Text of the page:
Anthropologists have traditionally studied Europe’s “others” and the marginalized and excluded within Europe’s and North America’s boundaries. This book turns the anthropologist’s spyglass in the opposite direction: on the law, the institution that quintessentially embodies and reproduces Western power.
The Pleasure of the Crown offers a comprehensive look at how Canadian, particularly British Columbian, society “reveals itself” through its courtroom performances in Aboriginal title litigation. Rather than asking what cultural beliefs and practices First Nations draw on to support their appeals for legal recognition of Aboriginal title, Culhane asks what assumptions, beliefs, and cultural values the Crown relies on to assert and defend their claims to hold legitimate sovereignty and jurisdiction over lands and resources in B.C. What empirical evidence does the Crown present to bolster its arguments? What can thus be learned by anthropologists and the public at large about the historical and contemporary culture of the powerful?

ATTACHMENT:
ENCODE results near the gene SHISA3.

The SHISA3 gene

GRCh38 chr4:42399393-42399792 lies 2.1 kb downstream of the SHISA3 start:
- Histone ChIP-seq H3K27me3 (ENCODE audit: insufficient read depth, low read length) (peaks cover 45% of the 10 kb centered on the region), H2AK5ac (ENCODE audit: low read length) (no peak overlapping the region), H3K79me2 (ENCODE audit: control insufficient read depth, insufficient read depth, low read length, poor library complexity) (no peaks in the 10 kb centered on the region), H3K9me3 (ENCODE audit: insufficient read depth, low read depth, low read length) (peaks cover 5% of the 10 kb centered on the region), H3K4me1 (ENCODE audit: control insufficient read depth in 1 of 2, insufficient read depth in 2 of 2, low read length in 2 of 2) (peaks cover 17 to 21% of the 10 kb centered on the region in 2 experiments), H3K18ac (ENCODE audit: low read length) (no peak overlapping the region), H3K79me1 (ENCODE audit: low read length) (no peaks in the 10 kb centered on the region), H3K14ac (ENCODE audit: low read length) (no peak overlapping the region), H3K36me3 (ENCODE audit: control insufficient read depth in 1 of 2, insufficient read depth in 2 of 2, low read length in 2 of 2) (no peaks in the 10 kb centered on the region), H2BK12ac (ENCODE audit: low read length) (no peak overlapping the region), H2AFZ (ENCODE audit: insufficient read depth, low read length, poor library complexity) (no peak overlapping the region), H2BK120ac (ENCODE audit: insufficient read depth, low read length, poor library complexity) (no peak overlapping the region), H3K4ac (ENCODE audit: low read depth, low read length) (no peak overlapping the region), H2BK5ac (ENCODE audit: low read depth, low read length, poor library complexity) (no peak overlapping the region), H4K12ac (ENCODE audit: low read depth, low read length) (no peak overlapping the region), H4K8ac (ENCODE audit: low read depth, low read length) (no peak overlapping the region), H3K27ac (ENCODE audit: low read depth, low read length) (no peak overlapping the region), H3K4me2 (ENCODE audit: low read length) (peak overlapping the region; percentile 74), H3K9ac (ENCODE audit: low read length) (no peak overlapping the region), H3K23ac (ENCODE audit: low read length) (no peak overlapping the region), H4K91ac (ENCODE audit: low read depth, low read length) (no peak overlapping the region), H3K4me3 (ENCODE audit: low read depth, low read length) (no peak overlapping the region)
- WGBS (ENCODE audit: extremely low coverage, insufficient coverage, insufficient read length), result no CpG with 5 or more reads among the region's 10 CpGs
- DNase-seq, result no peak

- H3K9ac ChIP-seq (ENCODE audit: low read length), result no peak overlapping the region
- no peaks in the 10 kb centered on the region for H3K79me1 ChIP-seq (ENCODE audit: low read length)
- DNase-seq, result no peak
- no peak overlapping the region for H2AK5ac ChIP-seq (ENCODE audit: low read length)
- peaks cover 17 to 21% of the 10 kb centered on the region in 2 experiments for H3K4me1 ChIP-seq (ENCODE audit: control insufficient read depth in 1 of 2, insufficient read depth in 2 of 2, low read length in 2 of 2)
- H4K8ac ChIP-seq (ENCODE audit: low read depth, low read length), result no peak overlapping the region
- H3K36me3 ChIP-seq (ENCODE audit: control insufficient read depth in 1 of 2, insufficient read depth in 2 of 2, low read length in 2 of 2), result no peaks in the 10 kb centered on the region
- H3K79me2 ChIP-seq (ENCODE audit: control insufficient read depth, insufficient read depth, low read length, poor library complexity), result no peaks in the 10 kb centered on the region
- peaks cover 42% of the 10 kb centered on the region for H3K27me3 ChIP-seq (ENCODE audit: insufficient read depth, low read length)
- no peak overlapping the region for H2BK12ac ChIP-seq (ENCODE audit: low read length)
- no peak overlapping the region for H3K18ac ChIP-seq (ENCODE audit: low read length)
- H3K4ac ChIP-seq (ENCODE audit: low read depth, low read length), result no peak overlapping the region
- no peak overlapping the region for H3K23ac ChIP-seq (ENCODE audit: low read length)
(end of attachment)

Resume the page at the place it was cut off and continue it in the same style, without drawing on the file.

Focusing in particular on the Gitksan and Wet’suwet’en case, the book traces the trial of Delgamuukw. v. Regina from its first hearing during 1987 and 1991 to its successful appeal to the Supreme Court of Canada, which issued a landmark ruling on the case on December 11, 1997.